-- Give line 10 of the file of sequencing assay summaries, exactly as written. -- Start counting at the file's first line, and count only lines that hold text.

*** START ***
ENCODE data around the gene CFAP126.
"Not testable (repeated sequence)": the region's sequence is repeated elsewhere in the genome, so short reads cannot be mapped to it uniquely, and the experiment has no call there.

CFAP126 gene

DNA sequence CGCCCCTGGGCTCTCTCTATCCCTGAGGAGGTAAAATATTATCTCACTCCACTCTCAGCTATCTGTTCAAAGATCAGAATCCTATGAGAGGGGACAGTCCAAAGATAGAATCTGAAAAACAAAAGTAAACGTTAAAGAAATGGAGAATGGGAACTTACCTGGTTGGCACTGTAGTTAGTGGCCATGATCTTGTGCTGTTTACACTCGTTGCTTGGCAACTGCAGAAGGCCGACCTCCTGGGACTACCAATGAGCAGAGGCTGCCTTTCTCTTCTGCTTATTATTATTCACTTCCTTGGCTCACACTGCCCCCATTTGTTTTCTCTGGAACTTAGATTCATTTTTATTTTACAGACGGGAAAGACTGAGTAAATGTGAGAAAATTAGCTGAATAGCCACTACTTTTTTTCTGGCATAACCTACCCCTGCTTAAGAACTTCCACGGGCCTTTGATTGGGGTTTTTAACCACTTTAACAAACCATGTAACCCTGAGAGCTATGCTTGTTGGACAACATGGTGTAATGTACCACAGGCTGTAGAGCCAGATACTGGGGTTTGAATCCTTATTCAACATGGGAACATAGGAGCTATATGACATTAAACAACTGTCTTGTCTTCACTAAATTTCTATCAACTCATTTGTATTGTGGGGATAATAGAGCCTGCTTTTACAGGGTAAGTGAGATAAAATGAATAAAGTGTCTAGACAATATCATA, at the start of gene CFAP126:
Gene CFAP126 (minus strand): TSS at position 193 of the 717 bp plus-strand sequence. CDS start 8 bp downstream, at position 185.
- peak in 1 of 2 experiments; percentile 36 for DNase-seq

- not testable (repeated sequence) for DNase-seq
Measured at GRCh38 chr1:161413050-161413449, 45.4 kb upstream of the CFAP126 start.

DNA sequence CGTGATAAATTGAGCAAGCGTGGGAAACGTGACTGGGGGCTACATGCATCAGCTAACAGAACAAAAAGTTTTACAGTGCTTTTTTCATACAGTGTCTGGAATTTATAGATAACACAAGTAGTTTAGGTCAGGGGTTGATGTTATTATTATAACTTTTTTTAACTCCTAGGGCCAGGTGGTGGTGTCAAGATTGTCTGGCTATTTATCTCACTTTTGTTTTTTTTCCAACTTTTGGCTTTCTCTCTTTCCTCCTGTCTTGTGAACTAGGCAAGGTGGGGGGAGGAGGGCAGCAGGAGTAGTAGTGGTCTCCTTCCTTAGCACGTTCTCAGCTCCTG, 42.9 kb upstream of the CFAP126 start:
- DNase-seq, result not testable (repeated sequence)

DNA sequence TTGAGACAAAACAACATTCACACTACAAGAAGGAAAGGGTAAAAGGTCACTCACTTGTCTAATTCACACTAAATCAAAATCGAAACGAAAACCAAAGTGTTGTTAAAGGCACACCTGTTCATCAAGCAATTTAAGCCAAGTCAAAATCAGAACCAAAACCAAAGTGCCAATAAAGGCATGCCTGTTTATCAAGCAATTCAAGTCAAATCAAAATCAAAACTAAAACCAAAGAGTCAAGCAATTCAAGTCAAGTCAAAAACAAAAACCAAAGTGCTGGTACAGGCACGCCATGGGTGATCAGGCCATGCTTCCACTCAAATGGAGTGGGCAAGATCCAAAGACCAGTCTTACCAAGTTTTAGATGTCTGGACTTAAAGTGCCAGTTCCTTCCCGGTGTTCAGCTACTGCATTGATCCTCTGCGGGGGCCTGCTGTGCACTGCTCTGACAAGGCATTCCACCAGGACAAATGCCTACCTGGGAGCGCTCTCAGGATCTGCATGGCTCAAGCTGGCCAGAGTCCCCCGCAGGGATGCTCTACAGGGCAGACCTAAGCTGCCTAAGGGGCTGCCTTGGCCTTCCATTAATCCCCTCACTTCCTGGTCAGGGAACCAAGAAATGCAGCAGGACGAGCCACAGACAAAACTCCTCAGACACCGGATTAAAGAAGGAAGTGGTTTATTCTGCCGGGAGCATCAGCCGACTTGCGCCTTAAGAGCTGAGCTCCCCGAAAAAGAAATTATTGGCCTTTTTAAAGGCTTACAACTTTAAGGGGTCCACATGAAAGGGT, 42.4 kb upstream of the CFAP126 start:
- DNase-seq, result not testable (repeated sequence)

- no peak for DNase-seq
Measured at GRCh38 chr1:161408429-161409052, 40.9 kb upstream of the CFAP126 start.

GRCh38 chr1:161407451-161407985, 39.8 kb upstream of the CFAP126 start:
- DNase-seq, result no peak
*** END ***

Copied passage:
- DNase-seq, result not testable (repeated sequence)